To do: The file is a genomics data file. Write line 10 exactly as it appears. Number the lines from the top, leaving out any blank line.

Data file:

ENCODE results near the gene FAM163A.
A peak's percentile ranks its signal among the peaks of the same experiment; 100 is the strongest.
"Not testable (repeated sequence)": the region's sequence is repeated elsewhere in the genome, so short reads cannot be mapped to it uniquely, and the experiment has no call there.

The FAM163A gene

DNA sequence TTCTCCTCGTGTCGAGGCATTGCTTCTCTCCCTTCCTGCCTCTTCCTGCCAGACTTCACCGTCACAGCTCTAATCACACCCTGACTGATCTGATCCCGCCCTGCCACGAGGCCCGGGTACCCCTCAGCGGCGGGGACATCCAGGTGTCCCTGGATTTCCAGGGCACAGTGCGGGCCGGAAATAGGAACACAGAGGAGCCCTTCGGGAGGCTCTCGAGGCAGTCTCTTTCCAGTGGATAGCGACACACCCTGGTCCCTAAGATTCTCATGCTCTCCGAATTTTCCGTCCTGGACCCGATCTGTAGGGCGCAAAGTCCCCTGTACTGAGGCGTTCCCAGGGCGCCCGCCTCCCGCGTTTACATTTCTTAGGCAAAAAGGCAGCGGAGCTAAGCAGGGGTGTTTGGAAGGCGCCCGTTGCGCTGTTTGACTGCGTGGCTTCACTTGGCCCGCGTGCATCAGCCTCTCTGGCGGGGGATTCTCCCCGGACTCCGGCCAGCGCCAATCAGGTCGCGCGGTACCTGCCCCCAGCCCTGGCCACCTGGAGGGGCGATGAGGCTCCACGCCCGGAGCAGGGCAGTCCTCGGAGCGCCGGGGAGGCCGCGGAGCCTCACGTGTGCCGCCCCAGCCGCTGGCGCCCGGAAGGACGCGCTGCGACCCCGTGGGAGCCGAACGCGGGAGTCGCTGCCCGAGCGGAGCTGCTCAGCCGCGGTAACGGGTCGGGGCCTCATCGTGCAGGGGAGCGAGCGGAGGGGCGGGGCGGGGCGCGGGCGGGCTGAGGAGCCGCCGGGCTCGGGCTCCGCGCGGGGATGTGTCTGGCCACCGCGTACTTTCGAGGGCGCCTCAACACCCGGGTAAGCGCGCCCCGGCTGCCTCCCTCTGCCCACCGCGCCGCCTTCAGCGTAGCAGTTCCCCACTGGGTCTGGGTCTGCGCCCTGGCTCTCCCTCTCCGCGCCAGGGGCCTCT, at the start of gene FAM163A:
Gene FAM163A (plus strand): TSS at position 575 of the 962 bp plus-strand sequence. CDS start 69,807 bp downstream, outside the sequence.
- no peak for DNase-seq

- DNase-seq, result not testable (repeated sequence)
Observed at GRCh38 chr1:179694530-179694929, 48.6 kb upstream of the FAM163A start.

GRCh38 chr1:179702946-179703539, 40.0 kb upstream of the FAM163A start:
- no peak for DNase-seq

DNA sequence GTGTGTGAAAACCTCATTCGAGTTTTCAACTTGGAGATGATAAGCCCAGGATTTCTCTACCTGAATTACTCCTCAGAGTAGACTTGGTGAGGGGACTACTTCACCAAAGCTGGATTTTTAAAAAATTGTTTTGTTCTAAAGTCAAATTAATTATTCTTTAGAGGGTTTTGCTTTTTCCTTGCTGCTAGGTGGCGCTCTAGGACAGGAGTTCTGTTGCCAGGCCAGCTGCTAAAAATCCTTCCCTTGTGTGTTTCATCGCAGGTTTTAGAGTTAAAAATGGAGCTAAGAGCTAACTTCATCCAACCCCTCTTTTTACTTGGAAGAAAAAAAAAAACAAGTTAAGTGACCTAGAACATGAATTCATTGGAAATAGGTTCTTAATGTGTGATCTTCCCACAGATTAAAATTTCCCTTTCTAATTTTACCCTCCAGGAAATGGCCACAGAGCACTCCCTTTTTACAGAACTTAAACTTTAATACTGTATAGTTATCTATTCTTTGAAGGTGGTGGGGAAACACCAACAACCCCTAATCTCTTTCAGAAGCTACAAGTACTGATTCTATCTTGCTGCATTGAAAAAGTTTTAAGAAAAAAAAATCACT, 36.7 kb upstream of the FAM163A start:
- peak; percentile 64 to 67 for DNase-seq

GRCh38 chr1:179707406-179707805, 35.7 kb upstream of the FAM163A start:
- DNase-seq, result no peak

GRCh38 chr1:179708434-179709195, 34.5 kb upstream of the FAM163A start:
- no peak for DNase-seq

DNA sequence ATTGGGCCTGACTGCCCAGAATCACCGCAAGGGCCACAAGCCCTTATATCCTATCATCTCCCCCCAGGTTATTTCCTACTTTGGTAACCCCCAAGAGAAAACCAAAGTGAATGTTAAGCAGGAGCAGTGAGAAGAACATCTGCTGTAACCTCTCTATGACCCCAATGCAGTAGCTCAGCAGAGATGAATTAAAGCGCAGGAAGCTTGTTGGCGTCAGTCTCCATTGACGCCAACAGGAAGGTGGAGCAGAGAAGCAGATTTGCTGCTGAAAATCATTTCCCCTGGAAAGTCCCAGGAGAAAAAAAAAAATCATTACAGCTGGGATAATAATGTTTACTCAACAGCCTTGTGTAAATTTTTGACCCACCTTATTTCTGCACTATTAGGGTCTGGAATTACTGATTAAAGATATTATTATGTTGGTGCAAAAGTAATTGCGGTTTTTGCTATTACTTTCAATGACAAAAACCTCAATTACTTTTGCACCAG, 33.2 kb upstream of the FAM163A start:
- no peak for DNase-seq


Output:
GRCh38 chr1:179702946-179703539, 40.0 kb upstream of the FAM163A start: